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 Common Snipe - Fact File
Gallinago gallinago
Widespread but declining as breeding bird. More common in winter.
Marshes, flooded meadows, bogs and moors.

Cryptic plumage and very long bill. Snipe is larger, and has longer bill than similarly plumaged Jack Snipe. When flushed, rises away in zig-zag flight.

26cm (10")

Common Snipe

When I began birding three waders: lapwing, redshank and snipe were all common breeders in many areas of Norfolk. Today their numbers are much reduced and their distribution greatly restricted.

The reason for this decline is that wet meadows have been drained and converted to arable land or to improved grassland. Conservation bodies increased their holdings of wet meadowland but reserves can only hope to save a small amount of what existed formerly.

Snipe, for example, face serious problems when their habitat deteriorates. The birds feed by feeling prey deep in the soil. If the marshes and meadows are well drained — or were not waterlogged at the end of the winter — then the ground may become dry and hard and breeding will cease.

The largest concentration of breeding snipe is to be found on the Ouse Washes. The population varies, but has been as high as 370 pairs during recent summers. Other remaining strongholds include Strumpshaw RSPB Reserve and Holkham National Nature Reserve.

In spring, snipe perform spectacular displays high in the sky. Each male, following a circular route, makes a series of power dives during which the outermost tail-feathers are held out almost at right-angles to the bird's body. Feather vibration in the slipstream produces the remarkable throbbing known as 'drumming'.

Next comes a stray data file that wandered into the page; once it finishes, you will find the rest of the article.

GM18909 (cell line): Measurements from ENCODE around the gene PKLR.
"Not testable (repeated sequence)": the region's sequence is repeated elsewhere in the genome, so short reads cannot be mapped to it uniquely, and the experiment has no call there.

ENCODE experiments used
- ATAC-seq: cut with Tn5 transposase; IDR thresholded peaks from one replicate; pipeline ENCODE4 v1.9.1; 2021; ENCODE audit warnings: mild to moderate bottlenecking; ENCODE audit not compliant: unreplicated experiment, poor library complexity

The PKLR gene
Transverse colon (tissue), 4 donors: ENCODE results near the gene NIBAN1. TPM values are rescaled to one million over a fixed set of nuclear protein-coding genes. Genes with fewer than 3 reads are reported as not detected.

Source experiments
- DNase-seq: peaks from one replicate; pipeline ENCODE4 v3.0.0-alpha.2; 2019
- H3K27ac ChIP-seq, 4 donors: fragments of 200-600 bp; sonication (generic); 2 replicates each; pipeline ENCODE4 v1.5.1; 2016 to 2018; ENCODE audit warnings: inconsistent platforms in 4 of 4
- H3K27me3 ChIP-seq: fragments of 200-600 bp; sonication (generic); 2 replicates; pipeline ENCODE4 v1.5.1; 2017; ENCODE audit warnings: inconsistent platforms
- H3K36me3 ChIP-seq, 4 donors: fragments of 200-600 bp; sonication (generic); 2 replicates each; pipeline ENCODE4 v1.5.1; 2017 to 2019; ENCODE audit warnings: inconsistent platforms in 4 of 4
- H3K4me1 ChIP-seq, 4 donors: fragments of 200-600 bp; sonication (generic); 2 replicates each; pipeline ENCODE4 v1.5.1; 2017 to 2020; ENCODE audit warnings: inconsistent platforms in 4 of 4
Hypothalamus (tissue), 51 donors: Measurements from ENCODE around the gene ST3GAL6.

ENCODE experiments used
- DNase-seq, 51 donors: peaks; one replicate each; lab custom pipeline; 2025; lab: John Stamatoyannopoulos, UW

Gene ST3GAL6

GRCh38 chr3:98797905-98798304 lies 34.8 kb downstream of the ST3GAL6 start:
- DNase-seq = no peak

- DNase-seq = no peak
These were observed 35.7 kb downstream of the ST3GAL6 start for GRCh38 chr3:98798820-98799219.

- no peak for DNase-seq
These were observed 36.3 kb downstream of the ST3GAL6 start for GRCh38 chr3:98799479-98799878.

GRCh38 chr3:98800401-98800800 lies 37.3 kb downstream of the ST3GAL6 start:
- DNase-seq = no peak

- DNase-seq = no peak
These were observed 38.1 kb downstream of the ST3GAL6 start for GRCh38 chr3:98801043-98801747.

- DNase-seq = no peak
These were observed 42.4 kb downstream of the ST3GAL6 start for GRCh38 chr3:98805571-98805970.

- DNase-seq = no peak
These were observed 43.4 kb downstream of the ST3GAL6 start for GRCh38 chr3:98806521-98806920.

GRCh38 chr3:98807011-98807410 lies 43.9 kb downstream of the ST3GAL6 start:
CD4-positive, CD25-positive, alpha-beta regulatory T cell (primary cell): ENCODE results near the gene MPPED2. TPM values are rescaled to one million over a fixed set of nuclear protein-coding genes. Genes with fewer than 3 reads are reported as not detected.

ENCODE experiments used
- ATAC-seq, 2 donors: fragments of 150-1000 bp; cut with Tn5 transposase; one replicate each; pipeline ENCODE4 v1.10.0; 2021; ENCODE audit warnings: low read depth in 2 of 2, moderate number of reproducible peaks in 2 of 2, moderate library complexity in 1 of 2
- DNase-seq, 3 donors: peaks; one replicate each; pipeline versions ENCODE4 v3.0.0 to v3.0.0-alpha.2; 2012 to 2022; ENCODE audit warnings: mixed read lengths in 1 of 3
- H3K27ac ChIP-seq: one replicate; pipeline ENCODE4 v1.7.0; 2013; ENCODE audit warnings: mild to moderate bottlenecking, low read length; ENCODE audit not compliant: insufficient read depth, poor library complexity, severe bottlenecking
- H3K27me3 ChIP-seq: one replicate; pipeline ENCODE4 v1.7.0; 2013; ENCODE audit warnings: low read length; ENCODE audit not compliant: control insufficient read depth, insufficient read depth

Drumming takes place throughout the breeding season — I have enjoyed listening to moonlit nights.

Once a female snipe is attracted the male pursues her and dives with wings held above the body in a V-shape often rolling and turning upside-down. The male takes no part in incubation, continuing drumming displays over the nesting territory. He feeds mostly at night, spending much of the day resting in cover.

Many breeding attempts fail. Crows or stoats may take the eggs. Trampling by livestock and late flooding are also hazards. Fortunately snipe are persistent breeders and females made produce three or four clutches in the season before rearing young. In these circumstances the latest nests may be started in July.

This was the situation at Welney last year. At this Wildfowl and Wetlands Reserve a number of snipe nests were protected with heavy-duty wire cages to prevent trampling by cattle. But without doubt a certain amount of grazing is important for breeding waders. Otherwise vegetation would rapidly become far too dense

By Michael J. Seago

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Illustrations by Dave Nurney from - The Pocket Guide to the Birds Of Britain and North-West Europe By Chris Kightley and Steve Madge
© Pica Press and reproduced with kind permission.